Here’s something that bugs me. Instead of emphasizing the real significance of the find, a discovery like the “Mars ant” Martialis heureka is usually condensed down to “Wow, this ant is weird!”.
I’ve pasted below a sampling of leads:
Newly-Discovered Bizarre Ant – Boing Boing
‘Ant from Mars’ found in Amazon jungle – Science News
But weirdness misses the point. We have weird ants already. The suicidal exploding Camponotus is plenty weird. So are the gliding ants, and the ants that swim. The real story here is the evolutionary position of Martialis. Among the first things that happened after the emergence of ants was speciation into two lineages: one leading to Martialis, the other leading to all the other ants.
What’s the point? The important scientific findings are those with implications that reach beyond the immediate discovery. Having this new lineage attached to the ant evolutionary tree is all fine and good in its own right, but this new branch will allow for all sorts of new evolutionary studies. Biologists use evolutionary trees to measure rates of changes in key traits, and to test hypotheses about the sequence of evolutionary events and the processes behind them. For students of evolution, the significance of Martialis is akin to the launch of a new space telescope for astronomers. We’re in a better position to test some of these ideas we have about how insects evolve.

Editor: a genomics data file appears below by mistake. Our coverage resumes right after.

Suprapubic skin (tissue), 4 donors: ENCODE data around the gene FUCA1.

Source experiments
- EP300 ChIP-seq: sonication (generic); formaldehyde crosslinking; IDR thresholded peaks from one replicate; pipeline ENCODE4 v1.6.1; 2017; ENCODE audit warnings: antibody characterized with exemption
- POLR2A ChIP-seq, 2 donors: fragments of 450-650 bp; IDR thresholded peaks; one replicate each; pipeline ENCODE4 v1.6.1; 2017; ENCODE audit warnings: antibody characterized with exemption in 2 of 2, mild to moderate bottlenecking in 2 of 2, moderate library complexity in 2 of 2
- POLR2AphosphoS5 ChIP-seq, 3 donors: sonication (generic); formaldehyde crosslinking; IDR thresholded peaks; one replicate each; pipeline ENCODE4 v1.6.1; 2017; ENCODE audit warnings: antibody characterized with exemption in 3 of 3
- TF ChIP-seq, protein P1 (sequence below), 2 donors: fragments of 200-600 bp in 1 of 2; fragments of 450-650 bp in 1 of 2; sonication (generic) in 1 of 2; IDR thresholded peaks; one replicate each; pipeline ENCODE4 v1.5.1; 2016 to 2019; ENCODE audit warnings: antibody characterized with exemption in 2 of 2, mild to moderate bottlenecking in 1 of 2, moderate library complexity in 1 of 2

I don’t mean to tar the journalists here. Some news outlets get it. Nature news, for instance, draws an appropriate analogy by calling Martialis the myrmecologists’ platypus, and Discover’s headline reads “Ant from Mars Offers Clues to Insect Evolution.”
Instead, the fundamental problem is that most non-biologists don’t understand what evolutionary scientists do. Journalists may or may not understand evolution, but they have to write for the untrained public. So the main point is too often dumbed-down to a simple, yet irrelevant, “Darn, that’s strange”.